Joe Biden’s election as president would dash the US oil industry’s hopes for a swift recovery from this year’s crash, with new drilling limits cutting production and leaving the country more reliant on foreign supplies.
Even so, as some big producers begin a transition to cleaner energy and a shrunken sector nurses its wounds after the oil price rout, the industry’s preference in November’s election has become less clear-cut.
“A Biden victory will be a shot in the arm for oil’s competitors, putting the federal government’s weight behind the energy transition and low-carbon technologies,” said Amy Myers Jaffe, an energy policy expert and professor at Tufts University. “But a Biden win is the least of the oil industry’s problems right now. Tougher mileage standards don’t mean much if people can’t afford a new car.”
US oil output, which hit a peak of almost 13m barrels a day last November, has collapsed since the coronavirus pandemic hit global demand and a Saudi-Russian price war sent US oil prices spiralling below zero.
Donald Trump’s campaign has depicted Mr Biden as a captive of the Democratic party’s left wing who would end an era of American “energy dominance”, which has included a brief period in the past year when the US was a net exporter of oil.
“Joe Biden and the radical left want to crush American energy and crush American energy jobs,” Vice-President Mike Pence said this month in a campaign speech in Pennsylvania.
Mr Biden has dismissed claims he would ban fracking, the technology that enabled the shale revolution and made the US the world’s biggest oil and gas producer.
“Fracking has to continue because we need a transition,” the former vice-president said during a recent meeting with voters in Pittsburgh, close to the heart of swing state Pennsylvania’s prolific shale gas industry. There’s “no rationale to eliminate, right now, fracking”.
Mr Biden’s climate plan promises $2tn of clean-energy spending over four years but industry groups and analysts have focused on his pledge to ban drilling on federal land.
This accounts for a nearly quarter of US oil output, according to the American Petroleum Institute, a Washington lobby group. The API says the ban would increase US oil imports, which exceeded 9m b/d last year, by 20 per cent and cut $700bn off US gross domestic product by 2030.
Rising oil and gas exports — approved by the Obama-Biden administration — had “made America a leader in the energy space”, said Frank Macchiarola, a senior vice-president at the API. “We’re concerned about policies that would harm that progress.”
Analysts at S&P Global Platts calculate that Mr Biden’s federal drilling ban — covering offshore drilling as well as some parts of the onshore shale patch — would leave the US producing 2m b/d less oil in 2025.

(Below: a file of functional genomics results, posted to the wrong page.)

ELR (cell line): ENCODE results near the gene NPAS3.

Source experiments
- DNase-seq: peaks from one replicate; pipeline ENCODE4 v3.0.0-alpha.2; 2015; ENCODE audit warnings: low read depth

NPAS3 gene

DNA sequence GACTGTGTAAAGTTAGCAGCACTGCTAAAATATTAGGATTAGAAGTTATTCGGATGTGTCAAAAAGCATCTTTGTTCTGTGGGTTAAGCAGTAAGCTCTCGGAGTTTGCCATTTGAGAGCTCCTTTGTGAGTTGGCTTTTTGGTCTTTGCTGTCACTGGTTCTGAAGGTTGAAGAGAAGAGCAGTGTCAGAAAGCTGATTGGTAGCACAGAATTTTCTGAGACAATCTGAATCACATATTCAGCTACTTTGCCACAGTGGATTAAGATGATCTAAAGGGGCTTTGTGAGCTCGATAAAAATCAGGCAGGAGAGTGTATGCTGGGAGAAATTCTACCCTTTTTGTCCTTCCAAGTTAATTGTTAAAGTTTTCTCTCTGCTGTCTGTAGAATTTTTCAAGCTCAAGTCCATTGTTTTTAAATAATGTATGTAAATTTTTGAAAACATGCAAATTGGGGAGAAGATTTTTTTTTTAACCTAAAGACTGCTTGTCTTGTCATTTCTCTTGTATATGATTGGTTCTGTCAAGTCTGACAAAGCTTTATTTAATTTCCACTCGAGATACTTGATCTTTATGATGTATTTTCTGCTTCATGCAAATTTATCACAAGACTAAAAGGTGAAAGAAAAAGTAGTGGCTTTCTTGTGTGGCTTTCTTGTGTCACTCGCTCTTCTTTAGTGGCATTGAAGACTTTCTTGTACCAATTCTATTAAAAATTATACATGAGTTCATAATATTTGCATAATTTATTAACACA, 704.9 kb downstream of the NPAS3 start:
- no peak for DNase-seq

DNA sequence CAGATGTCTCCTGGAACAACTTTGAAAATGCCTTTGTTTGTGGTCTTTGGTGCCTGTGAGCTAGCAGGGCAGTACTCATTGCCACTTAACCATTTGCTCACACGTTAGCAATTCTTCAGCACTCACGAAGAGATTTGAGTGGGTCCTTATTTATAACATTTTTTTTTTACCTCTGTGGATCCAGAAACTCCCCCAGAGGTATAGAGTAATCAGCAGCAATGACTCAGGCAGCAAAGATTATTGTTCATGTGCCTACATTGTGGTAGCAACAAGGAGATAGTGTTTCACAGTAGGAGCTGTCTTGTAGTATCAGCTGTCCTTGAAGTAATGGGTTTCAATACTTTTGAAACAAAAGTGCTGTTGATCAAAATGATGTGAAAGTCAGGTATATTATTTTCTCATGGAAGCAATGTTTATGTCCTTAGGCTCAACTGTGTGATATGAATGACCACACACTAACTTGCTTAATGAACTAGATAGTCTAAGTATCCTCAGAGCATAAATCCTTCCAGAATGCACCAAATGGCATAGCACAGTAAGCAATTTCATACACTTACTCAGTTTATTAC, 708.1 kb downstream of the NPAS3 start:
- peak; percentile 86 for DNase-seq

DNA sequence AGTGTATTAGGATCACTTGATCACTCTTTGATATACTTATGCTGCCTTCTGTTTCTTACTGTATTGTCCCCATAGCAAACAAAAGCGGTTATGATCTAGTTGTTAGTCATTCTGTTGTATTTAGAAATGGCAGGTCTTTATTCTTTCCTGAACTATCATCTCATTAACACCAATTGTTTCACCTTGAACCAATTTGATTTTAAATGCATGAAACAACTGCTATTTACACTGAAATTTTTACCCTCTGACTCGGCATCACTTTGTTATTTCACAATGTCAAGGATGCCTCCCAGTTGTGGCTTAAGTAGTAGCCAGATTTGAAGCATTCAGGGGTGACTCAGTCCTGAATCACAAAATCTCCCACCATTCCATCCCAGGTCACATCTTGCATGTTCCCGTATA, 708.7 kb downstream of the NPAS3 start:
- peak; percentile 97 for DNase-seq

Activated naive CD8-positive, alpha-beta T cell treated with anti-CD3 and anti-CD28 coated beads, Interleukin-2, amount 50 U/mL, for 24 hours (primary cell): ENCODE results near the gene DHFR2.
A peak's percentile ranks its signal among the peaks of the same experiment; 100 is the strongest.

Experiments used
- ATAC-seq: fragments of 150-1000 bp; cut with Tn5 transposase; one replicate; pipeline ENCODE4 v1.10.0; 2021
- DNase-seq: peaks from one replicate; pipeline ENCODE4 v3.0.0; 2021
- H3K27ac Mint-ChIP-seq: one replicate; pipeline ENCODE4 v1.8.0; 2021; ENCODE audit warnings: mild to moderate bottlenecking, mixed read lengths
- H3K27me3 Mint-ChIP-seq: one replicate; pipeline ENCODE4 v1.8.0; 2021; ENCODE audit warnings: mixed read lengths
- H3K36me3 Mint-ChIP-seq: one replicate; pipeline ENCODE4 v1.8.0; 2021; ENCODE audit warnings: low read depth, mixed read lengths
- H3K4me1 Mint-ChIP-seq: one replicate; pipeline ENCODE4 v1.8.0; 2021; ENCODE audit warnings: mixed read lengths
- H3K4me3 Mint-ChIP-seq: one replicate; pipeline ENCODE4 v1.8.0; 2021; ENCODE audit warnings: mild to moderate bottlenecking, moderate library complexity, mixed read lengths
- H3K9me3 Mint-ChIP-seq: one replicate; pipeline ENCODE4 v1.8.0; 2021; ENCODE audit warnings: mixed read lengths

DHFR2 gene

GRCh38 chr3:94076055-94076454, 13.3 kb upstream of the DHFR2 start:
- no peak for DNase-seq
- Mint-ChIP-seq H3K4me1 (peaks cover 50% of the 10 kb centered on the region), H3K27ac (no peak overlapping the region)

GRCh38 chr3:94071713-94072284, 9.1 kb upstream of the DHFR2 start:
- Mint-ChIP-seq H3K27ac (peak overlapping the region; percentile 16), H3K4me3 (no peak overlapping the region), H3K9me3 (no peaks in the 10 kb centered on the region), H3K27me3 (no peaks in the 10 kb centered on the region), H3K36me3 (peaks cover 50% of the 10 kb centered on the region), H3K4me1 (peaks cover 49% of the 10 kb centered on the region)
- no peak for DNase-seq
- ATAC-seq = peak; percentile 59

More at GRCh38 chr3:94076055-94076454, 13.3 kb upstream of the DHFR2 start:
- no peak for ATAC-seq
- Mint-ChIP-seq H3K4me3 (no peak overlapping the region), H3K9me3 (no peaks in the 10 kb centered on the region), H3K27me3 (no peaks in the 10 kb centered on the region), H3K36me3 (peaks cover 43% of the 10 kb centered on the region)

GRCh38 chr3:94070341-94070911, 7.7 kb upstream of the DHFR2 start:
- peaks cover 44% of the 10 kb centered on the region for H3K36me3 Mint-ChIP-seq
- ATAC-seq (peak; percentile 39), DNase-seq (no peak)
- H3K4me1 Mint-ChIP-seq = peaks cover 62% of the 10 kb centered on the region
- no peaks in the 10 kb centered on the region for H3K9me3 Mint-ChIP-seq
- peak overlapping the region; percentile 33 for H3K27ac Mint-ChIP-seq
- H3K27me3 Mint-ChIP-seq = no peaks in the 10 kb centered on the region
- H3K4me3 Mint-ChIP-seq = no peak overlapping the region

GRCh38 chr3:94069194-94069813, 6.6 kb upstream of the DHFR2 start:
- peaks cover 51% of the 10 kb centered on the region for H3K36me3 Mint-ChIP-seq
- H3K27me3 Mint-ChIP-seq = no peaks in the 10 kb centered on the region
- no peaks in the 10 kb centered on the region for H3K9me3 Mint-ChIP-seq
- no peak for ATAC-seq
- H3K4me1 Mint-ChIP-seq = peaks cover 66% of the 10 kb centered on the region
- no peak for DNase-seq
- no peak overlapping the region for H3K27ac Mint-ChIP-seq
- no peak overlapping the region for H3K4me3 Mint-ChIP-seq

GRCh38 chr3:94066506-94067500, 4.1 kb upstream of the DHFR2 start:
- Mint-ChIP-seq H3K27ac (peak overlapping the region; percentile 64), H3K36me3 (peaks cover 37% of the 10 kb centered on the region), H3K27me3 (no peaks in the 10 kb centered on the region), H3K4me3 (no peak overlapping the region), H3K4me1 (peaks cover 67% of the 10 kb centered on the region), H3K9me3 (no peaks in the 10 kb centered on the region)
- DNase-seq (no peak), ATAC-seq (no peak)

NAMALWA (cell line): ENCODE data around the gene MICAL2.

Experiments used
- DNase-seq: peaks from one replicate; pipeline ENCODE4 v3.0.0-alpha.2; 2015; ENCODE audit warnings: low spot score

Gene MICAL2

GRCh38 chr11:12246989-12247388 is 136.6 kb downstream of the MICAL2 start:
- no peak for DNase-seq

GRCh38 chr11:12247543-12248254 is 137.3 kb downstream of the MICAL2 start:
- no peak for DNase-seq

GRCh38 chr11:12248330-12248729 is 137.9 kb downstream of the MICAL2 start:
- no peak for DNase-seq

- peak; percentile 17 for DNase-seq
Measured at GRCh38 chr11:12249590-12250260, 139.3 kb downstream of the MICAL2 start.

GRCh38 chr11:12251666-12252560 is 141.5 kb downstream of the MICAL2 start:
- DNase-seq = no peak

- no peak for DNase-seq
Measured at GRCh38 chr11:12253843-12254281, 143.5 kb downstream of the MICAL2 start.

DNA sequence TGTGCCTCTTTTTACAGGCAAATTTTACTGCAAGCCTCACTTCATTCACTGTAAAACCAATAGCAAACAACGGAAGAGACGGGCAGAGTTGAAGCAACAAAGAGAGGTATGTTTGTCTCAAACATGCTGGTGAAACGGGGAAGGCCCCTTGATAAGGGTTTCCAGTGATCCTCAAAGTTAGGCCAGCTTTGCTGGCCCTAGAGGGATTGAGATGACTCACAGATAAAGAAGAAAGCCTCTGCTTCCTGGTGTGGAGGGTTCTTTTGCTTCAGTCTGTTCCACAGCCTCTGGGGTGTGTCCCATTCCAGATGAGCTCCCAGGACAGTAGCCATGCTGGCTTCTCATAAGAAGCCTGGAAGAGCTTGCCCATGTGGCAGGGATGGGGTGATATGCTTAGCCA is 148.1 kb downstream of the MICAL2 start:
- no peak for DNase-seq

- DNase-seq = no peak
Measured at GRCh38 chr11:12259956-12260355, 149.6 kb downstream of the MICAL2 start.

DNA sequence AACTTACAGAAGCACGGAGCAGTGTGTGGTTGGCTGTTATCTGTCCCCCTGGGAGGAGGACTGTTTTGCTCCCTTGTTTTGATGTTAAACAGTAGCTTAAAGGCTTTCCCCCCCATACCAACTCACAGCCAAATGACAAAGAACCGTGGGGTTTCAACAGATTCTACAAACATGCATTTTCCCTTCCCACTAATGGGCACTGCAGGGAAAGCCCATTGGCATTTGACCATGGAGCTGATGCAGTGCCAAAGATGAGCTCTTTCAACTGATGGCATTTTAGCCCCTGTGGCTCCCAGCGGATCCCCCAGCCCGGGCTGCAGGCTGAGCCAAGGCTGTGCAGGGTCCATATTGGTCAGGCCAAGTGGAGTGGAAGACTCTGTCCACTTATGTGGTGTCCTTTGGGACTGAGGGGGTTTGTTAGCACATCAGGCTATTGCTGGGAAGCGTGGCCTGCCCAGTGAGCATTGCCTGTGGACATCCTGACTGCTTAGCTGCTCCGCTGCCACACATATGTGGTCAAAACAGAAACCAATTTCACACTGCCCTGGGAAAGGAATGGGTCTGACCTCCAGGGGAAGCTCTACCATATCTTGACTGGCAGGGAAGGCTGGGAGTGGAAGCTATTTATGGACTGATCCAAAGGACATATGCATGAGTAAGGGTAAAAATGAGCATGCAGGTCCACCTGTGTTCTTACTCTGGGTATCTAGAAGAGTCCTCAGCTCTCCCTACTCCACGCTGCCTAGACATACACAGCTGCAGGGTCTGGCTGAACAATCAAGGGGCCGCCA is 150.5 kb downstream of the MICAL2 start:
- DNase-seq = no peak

New Mexico’s fast-growing oil sector would be hit hardest, they say, because so much of its shale acreage is federally controlled.
“If they’re not able to work, they’ll go elsewhere.” said Alexis Johnson, a Republican congressional candidate in New Mexico who worked in the oil sector. The Biden campaign did not respond to requests for comment.
Some analysts are more sanguine about the overall impact of a federal drilling ban on US supply.
Rystad Energy, a research company, said the policy would “hardly have any impact on nationwide oil and gas output in the medium term”, given abundant drilling opportunities in private land from Pennsylvania to Texas.
“Ironically, a ban on new exploration . . . on federal land might result in increased interest in US onshore development, as many operators with a presence in the Gulf of Mexico, primarily the supermajors, also hold significant onshore positions,” said Artem Abramov, Rystad’s head of shale research.
But the oil sector is hardly unanimous in its support for Mr Trump — the API recently criticised the president’s extension of a drilling ban offshore Florida.
A low point for some shale executives came in July when Mr Trump used a speech in Midland, Texas to thank Russia and Saudi Arabia for helping him end the price war.
Privately, some executives said Mr Trump had not followed through on pledges to assist their struggling sector — and the price crash, engineered by Saudi Arabia to hurt the US oil sector, was not over.
Another 13 oilfield services companies and six producers have gone bankrupt since Mr Trump’s Midland visit, according to data from law firm Haynes and Boone. Oil sector job losses have now reached about 120,000, according to Rystad.
The sector’s equity performance in the Trump years has also been bleak, losing more than half of its value even while the S&P 500 has risen 46 per cent.
It leaves some in the industry much less concerned about a Biden victory than campaign ads suggest.
Matt Gallagher, chief executive of shale producer Parsley Energy, said his company had “thrived under vastly different administrations” and noted that “oil prices often increase when a Democrat is in the White House”.
Mr Biden “is a realist”, said Daniel Yergin, vice-chairman of IHS Markit and author of The New Map.
Only Saudi Arabia and Russia would benefit if Mr Biden oversaw a period of falling US oil production and exports, Mr Yergin said. “I don’t think Biden is going to want to be the president who presides over the most rapid increase in US oil imports in history.”